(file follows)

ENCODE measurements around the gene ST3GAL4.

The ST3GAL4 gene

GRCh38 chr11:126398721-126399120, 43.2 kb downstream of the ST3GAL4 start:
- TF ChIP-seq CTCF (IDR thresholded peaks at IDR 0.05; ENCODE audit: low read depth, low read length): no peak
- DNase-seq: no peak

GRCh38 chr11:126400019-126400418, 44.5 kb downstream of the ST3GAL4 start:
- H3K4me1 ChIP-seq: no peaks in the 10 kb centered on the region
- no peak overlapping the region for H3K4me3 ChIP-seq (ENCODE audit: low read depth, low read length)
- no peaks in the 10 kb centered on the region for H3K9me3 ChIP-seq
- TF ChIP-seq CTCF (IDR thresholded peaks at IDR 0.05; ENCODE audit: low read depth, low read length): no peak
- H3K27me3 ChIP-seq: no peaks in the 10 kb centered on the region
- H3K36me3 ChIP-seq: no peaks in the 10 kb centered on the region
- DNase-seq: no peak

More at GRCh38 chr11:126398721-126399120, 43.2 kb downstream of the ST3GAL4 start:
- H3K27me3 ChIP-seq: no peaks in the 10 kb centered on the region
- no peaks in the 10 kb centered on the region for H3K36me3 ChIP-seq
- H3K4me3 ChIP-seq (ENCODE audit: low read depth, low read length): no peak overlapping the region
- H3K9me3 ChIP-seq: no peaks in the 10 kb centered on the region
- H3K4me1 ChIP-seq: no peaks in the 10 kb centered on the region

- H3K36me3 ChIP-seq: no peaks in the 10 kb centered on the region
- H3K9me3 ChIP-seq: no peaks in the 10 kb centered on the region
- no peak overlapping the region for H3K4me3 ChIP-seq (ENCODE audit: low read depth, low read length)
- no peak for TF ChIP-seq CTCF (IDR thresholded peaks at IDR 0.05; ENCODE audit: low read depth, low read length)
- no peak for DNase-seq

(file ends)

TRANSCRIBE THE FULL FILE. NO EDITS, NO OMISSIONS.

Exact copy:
ENCODE measurements around the gene ST3GAL4.

The ST3GAL4 gene

GRCh38 chr11:126398721-126399120, 43.2 kb downstream of the ST3GAL4 start:
- TF ChIP-seq CTCF (IDR thresholded peaks at IDR 0.05; ENCODE audit: low read depth, low read length): no peak
- DNase-seq: no peak

GRCh38 chr11:126400019-126400418, 44.5 kb downstream of the ST3GAL4 start:
- H3K4me1 ChIP-seq: no peaks in the 10 kb centered on the region
- no peak overlapping the region for H3K4me3 ChIP-seq (ENCODE audit: low read depth, low read length)
- no peaks in the 10 kb centered on the region for H3K9me3 ChIP-seq
- TF ChIP-seq CTCF (IDR thresholded peaks at IDR 0.05; ENCODE audit: low read depth, low read length): no peak
- H3K27me3 ChIP-seq: no peaks in the 10 kb centered on the region
- H3K36me3 ChIP-seq: no peaks in the 10 kb centered on the region
- DNase-seq: no peak

More at GRCh38 chr11:126398721-126399120, 43.2 kb downstream of the ST3GAL4 start:
- H3K27me3 ChIP-seq: no peaks in the 10 kb centered on the region
- no peaks in the 10 kb centered on the region for H3K36me3 ChIP-seq
- H3K4me3 ChIP-seq (ENCODE audit: low read depth, low read length): no peak overlapping the region
- H3K9me3 ChIP-seq: no peaks in the 10 kb centered on the region
- H3K4me1 ChIP-seq: no peaks in the 10 kb centered on the region

- H3K36me3 ChIP-seq: no peaks in the 10 kb centered on the region
- H3K9me3 ChIP-seq: no peaks in the 10 kb centered on the region
- no peak overlapping the region for H3K4me3 ChIP-seq (ENCODE audit: low read depth, low read length)
- no peak for TF ChIP-seq CTCF (IDR thresholded peaks at IDR 0.05; ENCODE audit: low read depth, low read length)
- no peak for DNase-seq